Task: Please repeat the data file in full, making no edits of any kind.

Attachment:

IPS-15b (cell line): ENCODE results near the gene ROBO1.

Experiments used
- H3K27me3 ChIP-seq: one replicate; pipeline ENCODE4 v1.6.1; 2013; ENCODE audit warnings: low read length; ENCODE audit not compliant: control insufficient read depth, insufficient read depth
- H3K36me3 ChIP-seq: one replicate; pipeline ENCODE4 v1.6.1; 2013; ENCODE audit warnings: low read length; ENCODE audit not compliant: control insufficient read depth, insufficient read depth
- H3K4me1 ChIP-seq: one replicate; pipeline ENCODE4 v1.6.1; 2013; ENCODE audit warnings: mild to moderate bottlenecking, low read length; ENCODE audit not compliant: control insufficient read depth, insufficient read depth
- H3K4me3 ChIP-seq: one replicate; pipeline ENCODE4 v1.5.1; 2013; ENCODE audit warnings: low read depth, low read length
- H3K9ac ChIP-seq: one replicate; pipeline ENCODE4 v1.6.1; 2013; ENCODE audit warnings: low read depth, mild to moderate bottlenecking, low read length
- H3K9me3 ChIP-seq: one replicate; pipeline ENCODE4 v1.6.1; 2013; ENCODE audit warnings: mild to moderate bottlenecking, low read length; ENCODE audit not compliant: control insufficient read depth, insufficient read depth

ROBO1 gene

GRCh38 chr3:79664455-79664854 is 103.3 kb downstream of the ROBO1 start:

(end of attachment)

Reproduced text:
IPS-15b (cell line): ENCODE results near the gene ROBO1.

Experiments used
- H3K27me3 ChIP-seq: one replicate; pipeline ENCODE4 v1.6.1; 2013; ENCODE audit warnings: low read length; ENCODE audit not compliant: control insufficient read depth, insufficient read depth
- H3K36me3 ChIP-seq: one replicate; pipeline ENCODE4 v1.6.1; 2013; ENCODE audit warnings: low read length; ENCODE audit not compliant: control insufficient read depth, insufficient read depth
- H3K4me1 ChIP-seq: one replicate; pipeline ENCODE4 v1.6.1; 2013; ENCODE audit warnings: mild to moderate bottlenecking, low read length; ENCODE audit not compliant: control insufficient read depth, insufficient read depth
- H3K4me3 ChIP-seq: one replicate; pipeline ENCODE4 v1.5.1; 2013; ENCODE audit warnings: low read depth, low read length
- H3K9ac ChIP-seq: one replicate; pipeline ENCODE4 v1.6.1; 2013; ENCODE audit warnings: low read depth, mild to moderate bottlenecking, low read length
- H3K9me3 ChIP-seq: one replicate; pipeline ENCODE4 v1.6.1; 2013; ENCODE audit warnings: mild to moderate bottlenecking, low read length; ENCODE audit not compliant: control insufficient read depth, insufficient read depth

ROBO1 gene

GRCh38 chr3:79664455-79664854 is 103.3 kb downstream of the ROBO1 start: